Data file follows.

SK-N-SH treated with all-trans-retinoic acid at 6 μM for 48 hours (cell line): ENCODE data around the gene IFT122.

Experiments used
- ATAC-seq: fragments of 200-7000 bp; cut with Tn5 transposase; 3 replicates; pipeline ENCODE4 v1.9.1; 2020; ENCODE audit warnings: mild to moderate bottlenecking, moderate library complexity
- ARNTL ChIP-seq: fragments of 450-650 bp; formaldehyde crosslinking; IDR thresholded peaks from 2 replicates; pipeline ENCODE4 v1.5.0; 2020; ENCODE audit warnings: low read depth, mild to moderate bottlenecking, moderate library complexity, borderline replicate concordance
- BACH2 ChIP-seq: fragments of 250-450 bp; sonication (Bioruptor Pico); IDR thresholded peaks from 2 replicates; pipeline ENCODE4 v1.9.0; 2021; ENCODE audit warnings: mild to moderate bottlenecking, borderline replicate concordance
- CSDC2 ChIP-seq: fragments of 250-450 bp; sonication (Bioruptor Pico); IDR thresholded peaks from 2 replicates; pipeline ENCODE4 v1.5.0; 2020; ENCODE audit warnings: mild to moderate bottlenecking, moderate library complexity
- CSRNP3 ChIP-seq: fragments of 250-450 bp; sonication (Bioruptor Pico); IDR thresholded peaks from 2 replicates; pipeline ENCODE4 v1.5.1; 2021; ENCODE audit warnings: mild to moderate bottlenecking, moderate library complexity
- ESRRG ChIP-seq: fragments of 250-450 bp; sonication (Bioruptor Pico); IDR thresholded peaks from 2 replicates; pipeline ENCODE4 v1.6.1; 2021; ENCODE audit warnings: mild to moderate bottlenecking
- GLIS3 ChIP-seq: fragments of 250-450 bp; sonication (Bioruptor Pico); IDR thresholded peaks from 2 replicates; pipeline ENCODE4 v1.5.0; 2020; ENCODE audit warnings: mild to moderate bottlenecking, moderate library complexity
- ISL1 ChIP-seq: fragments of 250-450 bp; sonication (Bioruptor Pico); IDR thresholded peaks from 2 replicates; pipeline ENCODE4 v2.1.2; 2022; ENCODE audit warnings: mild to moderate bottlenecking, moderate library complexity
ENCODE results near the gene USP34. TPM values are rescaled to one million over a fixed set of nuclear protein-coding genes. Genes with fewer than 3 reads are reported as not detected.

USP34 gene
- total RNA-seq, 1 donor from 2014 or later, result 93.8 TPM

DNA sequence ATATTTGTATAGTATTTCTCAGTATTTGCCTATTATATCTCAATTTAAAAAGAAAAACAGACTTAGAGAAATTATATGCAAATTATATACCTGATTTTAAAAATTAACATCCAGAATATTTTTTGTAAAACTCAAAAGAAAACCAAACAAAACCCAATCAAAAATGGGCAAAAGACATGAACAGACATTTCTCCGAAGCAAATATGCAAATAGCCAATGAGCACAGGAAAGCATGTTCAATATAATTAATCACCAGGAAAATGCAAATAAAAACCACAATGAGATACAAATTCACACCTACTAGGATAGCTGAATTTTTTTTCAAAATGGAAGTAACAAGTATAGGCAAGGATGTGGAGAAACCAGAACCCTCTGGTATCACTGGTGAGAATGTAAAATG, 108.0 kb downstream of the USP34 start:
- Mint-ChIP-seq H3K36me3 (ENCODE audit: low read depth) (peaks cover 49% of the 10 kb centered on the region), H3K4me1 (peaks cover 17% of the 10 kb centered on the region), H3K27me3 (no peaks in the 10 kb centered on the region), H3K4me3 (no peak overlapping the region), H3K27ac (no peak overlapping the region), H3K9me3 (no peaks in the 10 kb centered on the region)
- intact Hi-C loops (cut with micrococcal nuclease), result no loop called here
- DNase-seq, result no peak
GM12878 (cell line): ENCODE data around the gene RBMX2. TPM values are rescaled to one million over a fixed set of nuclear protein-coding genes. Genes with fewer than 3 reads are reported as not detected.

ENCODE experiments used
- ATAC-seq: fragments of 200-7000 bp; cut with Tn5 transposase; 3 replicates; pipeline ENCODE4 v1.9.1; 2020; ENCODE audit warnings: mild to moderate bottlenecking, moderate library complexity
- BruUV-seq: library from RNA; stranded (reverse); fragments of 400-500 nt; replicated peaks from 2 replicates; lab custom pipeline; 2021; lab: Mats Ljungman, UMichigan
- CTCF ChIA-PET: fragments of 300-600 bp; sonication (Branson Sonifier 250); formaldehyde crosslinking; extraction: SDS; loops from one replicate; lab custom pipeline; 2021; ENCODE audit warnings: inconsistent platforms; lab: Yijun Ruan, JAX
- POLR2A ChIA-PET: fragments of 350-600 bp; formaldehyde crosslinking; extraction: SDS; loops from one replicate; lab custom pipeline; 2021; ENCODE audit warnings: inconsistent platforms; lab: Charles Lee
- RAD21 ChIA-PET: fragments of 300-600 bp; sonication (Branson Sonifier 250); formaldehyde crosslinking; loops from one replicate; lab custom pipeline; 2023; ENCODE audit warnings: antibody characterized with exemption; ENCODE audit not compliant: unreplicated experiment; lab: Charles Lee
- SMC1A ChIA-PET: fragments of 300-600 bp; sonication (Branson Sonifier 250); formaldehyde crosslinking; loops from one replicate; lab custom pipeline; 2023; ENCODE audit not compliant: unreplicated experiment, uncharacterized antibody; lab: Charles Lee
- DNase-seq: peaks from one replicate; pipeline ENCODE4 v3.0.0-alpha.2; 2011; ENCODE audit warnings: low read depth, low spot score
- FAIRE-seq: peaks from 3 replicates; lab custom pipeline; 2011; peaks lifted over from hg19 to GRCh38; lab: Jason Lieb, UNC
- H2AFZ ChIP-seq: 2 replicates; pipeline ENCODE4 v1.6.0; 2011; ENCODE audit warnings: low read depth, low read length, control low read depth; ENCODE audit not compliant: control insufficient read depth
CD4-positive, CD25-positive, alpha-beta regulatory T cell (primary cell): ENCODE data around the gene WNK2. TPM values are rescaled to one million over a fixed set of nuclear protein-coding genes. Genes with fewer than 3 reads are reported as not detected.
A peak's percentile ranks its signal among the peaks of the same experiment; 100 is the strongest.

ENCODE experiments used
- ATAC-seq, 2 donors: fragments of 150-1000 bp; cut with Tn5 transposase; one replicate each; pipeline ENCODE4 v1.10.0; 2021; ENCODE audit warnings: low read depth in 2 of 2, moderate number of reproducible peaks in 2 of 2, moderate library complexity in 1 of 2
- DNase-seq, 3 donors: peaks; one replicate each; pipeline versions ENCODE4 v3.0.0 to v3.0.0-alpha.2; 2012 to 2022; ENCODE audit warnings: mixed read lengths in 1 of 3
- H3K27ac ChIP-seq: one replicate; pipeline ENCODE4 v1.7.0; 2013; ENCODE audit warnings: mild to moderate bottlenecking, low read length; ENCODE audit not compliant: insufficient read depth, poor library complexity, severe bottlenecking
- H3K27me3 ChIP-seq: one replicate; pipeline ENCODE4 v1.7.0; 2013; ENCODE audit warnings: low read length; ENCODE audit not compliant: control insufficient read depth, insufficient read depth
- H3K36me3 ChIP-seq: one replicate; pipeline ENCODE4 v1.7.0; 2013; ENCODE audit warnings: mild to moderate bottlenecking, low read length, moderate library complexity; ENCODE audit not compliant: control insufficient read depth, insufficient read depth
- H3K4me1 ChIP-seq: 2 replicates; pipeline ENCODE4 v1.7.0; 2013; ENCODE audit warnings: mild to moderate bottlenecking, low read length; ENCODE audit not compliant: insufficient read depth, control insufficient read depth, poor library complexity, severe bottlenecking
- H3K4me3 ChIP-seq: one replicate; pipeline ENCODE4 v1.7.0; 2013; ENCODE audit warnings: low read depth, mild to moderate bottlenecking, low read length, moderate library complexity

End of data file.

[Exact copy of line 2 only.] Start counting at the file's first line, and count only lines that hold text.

Experiments used